Climate Change Plays Significant Role in European Heat Wave
The ongoing heat wave dominating a large swath of Europe is being exacerbated by climate change, according to a new analysis by a team of international scientists using both observational data and climate models.
It is widely accepted that climate change will increase the frequency, intensity and duration of heat waves (Meehl and Tebaldi, 2004). In 2004, a paper published in Nature showed that climate change had at least doubled the risk of the record-breaking 2003 European summer heat wave that is believed to have killed more than 70,000 people.
In this case, as part of the world weather attribution project, our partners at Climate Central convened an international team of scientists from Oxford University, KNMI, Red Cross Red Crescent Climate Centre, along with regional partners from CNRS and MeteoSwiss in order to assess the potential role of global warming on a specific heat event – not just a record hot summer. The team defined the specific heat event for selected European cities (De Bilt, Madrid, Mannheim, Paris, and Zurich) using a reference of 3-day maximum temperature.
Using our large weather@home computing network, we simulated the likelihood of seeing days as hot as as those Europe is experiencing now. At the same time, we also simulated a summer where there is no human-influenced climate change. Comparing those two “worlds” we found that in the 5 cities analyzed, average 3-day high temperatures like those currently being observed and forecast have been made at least twice as likely in the world with climate change.
“The results we currently have should be viewed as preliminary,” said Friederike Otto, “because the observed sea surface temperatures are not yet available for this summer, we have simulated the summer of 2014 as a proxy. However, because it is well understood that the influence of the exact sea surface temperatures in Europe is small compared to the overall effect of global warming, these numbers provide a good first step towards answering the climate question.”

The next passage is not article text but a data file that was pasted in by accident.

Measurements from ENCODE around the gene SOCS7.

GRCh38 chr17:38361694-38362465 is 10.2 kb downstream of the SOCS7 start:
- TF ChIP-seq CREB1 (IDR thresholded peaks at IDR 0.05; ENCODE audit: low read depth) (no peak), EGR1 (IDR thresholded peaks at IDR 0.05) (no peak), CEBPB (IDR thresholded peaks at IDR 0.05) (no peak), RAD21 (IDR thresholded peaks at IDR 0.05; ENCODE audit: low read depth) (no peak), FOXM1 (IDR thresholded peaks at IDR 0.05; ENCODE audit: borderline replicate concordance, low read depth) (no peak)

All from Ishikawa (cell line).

Using a combination of observed and forecast data, scientists from the team at KNMI computed the annual maximum of 3-day maximum temperature (observations up to July 1, forecasts up to July 5).
“There is a strong upward trend in 3-day maximum temperatures over the area affected by this heat wave,” said Geert Jan van Oldenborgh, a climate scientist at KNMI. “The trend is clear both in station data and in reanalysis data.” Because the heat wave is ongoing, the analysis partly relies on forecasts for the next few days. A statistical analysis of the observations shows that the probability of observing such a heat wave has more than doubled over the past 37 years in most of the affected region. In the selected cities the increase is even stronger.
The methodology used in these two approaches is drawn from peer reviewed literature. For more details on each approach please refer to the Methodology outlined for a previous analysis on the record heat in Europe in 2014.
- Meehl, G.A. and C. Tebaldi. 2004. More intense, more frequent, and longer lasting heatwaves in the 21st century. Science 305:994-997.
- Stott, P.A., Stone, D.A., and Allen, M.R. (2004) Human contribution to the European heatwave of 2003. Nature, 432(7017): 610N614
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